A bill could be reintroduced in state government that would make it a requirement for American sign language to be treated equally to other world language graduation requirements in schools where it is offered.
Rep. Rich Irvin, R-Spruce Creek Township, said he plans to study House Bill 572, and push for it to be passed.
And it’s all thanks to a Park Forest Middle School student who brought it to his attention.
Eighth-grader Melody Sharp, 13, found a passion for sign language after picking it up in first grade.
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“I think it’s important for it to be taught in schools so there can be more interpreters and (ASL) teachers,” she said.
On June 23, Melody met with the legislator, lobbying for ASL in Pennsylvania schools.
“I wanted to offer my services and help her move this forward,” Irvin said. “I think it would be a good program. There is always a need for sign language, and something that can be used after high school.”
A bill was introduced Feb. 8, 2001, to recognize ASL as foreign language coursework for high school graduation requirements, which would make it a requirement for some teachers to get certified in ASL.
The bill was passed by the House with a vote of 197-1 on Oct. 8, 2002, and was to take effect July 1, 2003.
But the bill “died,” Irvin said.
“There is no further history on it,” Irvin said. “It died then. These things happen. If you have a bill that negatively affects what was best for other offices, then no action happens and it just dies.”
Irvin said the next steps are to reintroduce the bill and ask for co-sponsors, then re-refer it to the education committee.
“I would basically see if they can have a hearing on it,” Irvin said. “The fact that it passed before doesn’t seem like it would be too controversial of a bill.”
School ASL programs
Not all school districts in Centre County offer sign language programs.
About two years ago, Melody started a sign language club at Park Forest Middle School with reading teacher Candice Packer. The club includes about 15 students.
“When I grow up, I want to be an interpreter and work with the deaf culture,” Melody said. “This is important because it’s a cool language.”
At Bellefonte Area Middle School, an activity period is offered to students who want to learn about the language and deaf culture, but no formal classes are offered, said teacher Kim Sharp, who is also president of the Bellefonte Area Education Association.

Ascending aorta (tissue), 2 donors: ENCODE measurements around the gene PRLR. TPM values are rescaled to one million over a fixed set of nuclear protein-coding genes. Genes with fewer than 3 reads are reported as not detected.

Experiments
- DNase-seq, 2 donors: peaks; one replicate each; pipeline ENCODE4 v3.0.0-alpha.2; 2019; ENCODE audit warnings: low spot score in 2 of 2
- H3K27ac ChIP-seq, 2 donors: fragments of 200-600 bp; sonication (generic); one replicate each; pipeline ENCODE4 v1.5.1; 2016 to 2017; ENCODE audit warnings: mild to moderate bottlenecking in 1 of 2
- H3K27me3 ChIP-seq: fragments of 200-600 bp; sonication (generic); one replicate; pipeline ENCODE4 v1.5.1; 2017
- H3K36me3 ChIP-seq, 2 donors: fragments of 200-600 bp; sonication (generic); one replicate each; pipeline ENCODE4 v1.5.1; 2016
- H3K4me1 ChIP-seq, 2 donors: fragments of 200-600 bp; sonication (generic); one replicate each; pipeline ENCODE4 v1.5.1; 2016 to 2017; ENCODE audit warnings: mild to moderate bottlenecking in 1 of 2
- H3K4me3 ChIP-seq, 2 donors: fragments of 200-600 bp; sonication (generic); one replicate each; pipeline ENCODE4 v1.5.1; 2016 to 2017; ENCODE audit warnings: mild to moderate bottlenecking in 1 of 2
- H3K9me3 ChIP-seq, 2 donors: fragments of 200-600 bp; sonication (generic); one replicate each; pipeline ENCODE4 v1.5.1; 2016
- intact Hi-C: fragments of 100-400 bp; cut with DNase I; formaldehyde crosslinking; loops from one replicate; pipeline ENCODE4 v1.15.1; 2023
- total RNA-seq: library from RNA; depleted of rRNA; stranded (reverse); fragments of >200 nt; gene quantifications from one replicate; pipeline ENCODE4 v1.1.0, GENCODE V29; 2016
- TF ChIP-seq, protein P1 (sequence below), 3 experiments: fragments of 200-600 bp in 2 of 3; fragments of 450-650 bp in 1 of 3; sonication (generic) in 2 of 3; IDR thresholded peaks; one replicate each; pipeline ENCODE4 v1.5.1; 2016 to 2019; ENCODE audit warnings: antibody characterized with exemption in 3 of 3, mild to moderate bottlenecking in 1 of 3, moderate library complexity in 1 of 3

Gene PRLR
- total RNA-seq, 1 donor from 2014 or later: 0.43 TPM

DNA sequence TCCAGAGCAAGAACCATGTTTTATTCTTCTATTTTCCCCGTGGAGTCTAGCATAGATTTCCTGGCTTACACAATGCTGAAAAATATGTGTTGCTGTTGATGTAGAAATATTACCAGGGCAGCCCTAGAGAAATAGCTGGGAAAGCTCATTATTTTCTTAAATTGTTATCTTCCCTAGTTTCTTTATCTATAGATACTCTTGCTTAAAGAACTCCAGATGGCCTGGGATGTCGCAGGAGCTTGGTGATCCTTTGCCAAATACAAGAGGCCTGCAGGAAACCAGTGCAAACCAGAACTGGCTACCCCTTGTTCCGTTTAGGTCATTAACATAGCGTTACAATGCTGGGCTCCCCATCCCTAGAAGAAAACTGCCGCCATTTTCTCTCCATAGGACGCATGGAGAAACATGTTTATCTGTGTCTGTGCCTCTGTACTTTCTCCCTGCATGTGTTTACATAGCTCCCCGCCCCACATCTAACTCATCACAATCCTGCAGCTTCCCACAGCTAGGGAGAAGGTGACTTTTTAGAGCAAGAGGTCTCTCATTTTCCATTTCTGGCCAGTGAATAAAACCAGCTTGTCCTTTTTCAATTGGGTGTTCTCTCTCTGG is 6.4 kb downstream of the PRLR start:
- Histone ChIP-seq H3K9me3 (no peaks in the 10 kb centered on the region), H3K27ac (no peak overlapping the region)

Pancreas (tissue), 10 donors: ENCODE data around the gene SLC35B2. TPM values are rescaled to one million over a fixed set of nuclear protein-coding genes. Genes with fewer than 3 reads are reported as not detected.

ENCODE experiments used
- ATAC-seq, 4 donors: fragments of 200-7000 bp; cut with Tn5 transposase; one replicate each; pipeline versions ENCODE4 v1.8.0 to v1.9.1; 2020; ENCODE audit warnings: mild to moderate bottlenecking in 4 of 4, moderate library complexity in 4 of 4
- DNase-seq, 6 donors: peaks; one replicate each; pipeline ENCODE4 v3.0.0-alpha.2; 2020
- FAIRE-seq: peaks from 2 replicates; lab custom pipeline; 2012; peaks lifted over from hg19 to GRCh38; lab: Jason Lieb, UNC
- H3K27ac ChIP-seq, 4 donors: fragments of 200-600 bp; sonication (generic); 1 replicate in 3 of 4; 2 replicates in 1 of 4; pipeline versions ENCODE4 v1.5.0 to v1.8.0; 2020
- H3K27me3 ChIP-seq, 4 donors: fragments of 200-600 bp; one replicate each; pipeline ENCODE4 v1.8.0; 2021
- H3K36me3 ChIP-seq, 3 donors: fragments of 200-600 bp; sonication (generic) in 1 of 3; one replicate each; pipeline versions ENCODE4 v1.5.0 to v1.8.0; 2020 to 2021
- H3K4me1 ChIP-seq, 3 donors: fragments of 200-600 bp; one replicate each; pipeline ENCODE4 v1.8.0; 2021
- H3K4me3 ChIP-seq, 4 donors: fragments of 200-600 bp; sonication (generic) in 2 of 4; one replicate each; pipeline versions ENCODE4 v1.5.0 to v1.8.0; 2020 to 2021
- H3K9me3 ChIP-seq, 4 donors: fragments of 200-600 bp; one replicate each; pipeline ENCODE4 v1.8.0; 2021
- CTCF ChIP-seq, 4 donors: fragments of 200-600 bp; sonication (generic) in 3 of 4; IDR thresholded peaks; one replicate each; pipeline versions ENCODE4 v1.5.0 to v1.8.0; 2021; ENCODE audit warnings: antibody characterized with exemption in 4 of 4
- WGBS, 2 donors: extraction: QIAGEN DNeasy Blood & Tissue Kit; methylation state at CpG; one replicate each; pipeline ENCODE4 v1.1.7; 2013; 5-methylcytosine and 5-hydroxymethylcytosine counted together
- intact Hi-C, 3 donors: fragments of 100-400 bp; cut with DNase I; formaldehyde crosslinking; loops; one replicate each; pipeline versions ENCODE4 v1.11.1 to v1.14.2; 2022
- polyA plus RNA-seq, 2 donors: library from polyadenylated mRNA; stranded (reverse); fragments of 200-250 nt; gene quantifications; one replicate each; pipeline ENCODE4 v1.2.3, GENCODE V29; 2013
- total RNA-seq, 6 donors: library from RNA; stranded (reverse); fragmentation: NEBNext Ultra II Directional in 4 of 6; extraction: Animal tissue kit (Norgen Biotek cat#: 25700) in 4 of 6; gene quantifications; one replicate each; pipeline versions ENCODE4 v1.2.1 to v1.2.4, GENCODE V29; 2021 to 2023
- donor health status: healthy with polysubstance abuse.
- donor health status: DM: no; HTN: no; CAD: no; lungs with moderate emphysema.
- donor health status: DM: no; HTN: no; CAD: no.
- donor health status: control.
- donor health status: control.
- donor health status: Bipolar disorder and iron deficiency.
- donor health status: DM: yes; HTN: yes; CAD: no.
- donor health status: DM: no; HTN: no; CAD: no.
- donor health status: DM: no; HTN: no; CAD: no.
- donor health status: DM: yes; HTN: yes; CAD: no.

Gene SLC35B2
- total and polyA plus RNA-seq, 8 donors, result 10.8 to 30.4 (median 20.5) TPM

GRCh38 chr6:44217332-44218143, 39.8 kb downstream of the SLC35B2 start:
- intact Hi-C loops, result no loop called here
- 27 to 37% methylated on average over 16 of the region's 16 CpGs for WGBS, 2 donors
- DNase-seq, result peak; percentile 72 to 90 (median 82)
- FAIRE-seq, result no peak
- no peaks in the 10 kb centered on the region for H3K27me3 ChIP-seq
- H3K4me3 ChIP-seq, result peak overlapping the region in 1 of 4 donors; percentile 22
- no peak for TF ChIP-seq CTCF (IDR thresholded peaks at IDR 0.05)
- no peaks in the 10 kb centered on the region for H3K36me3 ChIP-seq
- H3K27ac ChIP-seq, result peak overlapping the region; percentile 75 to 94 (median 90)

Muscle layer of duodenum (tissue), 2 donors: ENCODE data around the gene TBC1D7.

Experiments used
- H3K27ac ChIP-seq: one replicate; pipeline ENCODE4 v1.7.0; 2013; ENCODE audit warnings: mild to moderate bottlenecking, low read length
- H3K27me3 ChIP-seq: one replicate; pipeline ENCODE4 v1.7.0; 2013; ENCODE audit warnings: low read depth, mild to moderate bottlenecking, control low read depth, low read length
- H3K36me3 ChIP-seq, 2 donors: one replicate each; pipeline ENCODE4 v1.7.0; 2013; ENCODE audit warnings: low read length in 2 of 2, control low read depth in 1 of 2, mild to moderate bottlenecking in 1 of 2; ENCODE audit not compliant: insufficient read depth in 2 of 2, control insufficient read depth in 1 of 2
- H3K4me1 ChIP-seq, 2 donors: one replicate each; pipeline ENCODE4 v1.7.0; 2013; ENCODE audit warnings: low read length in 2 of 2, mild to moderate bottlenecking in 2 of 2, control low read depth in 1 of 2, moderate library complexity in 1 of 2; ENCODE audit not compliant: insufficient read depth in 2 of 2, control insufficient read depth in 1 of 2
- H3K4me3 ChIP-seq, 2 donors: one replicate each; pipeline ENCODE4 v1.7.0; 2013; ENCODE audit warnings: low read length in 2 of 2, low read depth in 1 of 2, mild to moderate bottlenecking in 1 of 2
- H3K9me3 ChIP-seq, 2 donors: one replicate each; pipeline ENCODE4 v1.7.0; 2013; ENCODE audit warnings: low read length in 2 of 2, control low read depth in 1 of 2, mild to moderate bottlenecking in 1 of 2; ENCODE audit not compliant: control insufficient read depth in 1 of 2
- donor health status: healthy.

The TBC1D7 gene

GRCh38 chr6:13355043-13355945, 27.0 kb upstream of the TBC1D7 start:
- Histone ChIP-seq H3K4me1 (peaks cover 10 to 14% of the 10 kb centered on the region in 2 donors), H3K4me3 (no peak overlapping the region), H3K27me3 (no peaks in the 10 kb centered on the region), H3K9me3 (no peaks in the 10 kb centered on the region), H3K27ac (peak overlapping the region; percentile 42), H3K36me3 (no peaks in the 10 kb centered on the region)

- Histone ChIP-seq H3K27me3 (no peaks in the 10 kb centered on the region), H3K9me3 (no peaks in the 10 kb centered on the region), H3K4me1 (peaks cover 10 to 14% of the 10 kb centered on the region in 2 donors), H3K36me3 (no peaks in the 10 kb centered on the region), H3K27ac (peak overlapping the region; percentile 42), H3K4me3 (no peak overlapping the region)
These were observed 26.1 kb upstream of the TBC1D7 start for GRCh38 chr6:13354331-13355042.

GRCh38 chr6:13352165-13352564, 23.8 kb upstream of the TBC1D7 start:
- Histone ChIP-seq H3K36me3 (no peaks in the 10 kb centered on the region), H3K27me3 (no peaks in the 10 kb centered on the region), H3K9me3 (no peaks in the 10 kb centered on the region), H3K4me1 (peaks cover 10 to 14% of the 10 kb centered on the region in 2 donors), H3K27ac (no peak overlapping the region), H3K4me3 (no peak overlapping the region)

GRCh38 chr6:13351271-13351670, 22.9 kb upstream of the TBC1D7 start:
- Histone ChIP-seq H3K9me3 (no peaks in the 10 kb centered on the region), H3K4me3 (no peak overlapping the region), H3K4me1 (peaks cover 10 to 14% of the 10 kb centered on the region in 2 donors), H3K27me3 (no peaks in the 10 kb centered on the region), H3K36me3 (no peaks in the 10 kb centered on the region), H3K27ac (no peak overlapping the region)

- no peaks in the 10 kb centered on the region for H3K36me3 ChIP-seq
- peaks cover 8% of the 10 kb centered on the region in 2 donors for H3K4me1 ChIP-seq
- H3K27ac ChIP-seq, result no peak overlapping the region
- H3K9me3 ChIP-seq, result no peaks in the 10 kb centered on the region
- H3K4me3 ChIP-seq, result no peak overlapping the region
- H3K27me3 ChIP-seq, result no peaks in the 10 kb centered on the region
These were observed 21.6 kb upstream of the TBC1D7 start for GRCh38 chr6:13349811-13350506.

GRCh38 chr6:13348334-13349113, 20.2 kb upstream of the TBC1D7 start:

“It’s truly its own language with grammar language and syntax,” Sharp said.
Bald Eagle Area School District also does not offer formal sign language classes. The district actually only offers Spanish as a language, said Director of Special Education Melissa Butterworth.
Butterworth added that the Intermediate Units offer sign language classes for teachers.
Intermediate Units oversee regions of school districts in the commonwealth. CIU 10, in West Decatur, oversees 12 public school districts in Centre, Clearfield and Clinton counties.
The district would likely send teachers to become certified through CIU 10 if the law passes, Butterworth said.
But it’s not something that has been addressed yet by the district.
Sharp said that according to her own personal research, the only school in the state that has an established ASL program is Parkland High School in Allentown.
Parkland High School ASL teacher Jill Fuller said she and a part-time ASL teacher run the four-year program that starts for students their freshman year. The credits are equivalent to those of other languages offered at the school.
The program started in the 1995-96 school year.
“They’re learning 500 to 700 words their first year and can have a good grasp on it by the time they finish,” Fuller said. “It’s a great resource for students who want to learn a different language, especially those students who are more visual learners.”
When Fuller started teaching at Parkland High School in 1996-97, she hoped to collaborate curriculum with other teachers in the state.
“That didn’t happen, because there weren’t a lot of (ASL) classes elsewhere,” she said. “It would be nice to be able to have more schools in Pennsylvania that offer it.”
The state Department of Education could not confirm how many schools in the state have an ASL program because Pennsylvania is a “local controlled state” and schools are not required to report all classes and curriculum to the PDE, said information specialist Jessica Hickernell.
On Friday, Melody also met with Sen. Jake Corman, R-Benner Township, who said he would also look into the bill.
“I guess I just hope it gets approved to be taught in schools,” Melody said.
Irvin said he didn’t have a timeline of how long the process could take to reintroduce the bill and get support.